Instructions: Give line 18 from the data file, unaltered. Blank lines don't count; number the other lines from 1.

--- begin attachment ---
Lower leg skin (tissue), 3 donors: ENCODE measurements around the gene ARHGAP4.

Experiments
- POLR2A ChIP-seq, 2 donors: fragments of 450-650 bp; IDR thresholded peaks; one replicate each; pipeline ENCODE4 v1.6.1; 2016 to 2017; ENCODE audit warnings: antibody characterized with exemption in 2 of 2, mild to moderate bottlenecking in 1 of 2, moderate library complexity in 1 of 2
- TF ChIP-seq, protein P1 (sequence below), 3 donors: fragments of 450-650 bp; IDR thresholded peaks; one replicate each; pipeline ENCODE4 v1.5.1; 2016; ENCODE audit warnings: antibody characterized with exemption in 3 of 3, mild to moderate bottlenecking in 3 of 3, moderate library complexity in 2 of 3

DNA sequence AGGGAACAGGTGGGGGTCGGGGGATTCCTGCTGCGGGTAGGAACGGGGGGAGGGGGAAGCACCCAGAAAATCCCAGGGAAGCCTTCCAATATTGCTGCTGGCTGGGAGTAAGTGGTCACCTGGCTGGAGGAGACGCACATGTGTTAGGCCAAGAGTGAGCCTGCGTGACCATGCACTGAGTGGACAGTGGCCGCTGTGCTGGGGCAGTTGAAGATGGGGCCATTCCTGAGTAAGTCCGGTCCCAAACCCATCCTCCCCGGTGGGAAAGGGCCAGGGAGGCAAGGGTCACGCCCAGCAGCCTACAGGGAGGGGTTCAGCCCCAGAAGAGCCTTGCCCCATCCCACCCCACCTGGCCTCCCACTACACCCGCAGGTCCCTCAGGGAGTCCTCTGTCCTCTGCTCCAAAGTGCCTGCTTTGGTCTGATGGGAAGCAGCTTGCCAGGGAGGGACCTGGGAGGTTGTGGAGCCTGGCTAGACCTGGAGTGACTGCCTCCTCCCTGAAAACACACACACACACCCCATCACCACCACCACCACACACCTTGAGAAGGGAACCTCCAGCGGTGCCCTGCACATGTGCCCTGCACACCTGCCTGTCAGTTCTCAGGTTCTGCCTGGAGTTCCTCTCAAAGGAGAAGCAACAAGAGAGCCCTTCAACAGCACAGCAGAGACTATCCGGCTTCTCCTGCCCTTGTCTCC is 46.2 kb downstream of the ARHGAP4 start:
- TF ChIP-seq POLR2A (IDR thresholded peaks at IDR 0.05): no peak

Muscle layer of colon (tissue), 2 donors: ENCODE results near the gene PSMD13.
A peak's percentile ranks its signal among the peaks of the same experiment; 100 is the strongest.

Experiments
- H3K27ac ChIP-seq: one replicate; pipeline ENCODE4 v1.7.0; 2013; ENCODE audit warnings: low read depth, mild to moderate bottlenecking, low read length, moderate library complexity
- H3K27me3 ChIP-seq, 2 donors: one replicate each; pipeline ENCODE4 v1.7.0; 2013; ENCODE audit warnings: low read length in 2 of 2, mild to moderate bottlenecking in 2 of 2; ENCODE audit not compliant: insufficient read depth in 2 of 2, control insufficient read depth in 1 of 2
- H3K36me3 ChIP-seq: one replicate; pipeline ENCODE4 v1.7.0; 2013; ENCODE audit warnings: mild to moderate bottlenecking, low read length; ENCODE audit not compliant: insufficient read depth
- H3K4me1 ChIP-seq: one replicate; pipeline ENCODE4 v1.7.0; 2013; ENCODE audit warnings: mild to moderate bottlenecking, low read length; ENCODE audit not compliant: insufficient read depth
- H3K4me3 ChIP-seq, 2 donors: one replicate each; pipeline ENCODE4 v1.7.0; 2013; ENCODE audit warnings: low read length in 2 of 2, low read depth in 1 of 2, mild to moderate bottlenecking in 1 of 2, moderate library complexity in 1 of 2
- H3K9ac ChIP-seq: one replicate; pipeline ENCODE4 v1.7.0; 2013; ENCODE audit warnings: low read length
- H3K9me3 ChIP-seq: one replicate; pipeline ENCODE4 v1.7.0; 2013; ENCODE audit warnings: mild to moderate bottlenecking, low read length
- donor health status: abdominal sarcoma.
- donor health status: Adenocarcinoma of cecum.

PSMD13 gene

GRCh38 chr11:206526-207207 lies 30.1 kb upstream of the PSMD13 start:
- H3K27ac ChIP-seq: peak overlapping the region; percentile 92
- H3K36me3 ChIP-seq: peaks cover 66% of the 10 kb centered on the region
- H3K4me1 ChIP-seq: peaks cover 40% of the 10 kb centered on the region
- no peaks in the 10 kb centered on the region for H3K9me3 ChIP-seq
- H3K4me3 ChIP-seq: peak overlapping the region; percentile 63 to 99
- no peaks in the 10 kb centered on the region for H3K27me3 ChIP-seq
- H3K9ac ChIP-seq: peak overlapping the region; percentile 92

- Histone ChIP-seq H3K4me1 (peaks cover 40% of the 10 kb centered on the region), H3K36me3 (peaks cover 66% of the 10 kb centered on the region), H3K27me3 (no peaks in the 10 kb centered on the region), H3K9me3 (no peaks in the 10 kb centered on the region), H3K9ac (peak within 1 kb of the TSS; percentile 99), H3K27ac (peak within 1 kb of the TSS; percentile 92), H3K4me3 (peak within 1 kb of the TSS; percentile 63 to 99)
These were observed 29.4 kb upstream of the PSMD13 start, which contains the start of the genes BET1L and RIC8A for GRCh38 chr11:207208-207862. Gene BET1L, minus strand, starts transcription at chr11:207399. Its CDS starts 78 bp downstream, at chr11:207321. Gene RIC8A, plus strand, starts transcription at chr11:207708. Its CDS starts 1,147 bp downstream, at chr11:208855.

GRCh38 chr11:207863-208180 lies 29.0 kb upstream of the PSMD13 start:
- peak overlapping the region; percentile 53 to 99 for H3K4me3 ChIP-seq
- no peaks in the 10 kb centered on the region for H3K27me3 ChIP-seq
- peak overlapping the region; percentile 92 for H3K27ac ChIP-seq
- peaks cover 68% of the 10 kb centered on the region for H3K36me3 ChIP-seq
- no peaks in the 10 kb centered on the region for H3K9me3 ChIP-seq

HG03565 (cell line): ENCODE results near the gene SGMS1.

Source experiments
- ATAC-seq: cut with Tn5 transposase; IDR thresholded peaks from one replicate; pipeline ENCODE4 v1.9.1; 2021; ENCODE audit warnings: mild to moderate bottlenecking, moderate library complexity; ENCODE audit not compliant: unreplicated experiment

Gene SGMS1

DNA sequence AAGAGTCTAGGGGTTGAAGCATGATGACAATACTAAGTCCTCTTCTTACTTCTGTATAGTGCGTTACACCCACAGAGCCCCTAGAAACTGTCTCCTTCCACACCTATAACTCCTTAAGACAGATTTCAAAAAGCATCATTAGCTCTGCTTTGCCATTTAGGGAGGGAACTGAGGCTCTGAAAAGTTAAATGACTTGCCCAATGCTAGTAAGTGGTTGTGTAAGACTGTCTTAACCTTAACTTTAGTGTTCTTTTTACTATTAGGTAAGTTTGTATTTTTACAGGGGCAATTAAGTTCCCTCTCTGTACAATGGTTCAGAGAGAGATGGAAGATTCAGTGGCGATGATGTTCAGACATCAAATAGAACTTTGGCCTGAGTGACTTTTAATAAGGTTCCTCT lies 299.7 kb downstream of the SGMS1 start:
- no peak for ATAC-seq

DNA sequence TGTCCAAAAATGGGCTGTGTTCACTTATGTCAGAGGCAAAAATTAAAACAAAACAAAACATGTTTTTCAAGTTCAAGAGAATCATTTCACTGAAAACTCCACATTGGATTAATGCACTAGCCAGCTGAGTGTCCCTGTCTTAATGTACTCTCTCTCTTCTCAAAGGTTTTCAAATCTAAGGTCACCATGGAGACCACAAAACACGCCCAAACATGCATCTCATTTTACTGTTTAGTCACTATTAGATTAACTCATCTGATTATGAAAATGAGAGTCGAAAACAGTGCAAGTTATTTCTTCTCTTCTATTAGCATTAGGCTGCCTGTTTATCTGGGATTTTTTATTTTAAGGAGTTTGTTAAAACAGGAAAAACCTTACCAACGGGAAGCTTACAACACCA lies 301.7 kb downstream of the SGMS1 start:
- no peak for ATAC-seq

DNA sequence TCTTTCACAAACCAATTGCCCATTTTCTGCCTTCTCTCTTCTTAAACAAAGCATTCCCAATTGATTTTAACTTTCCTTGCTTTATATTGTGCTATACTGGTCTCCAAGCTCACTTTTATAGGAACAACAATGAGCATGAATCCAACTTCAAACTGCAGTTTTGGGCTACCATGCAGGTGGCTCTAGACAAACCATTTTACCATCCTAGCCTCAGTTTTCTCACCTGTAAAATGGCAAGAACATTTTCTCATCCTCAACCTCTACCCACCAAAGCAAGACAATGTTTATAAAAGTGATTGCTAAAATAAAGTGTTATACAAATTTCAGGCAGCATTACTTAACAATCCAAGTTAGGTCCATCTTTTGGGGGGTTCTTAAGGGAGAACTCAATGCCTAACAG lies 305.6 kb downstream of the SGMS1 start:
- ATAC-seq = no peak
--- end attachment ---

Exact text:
- donor health status: Adenocarcinoma of cecum.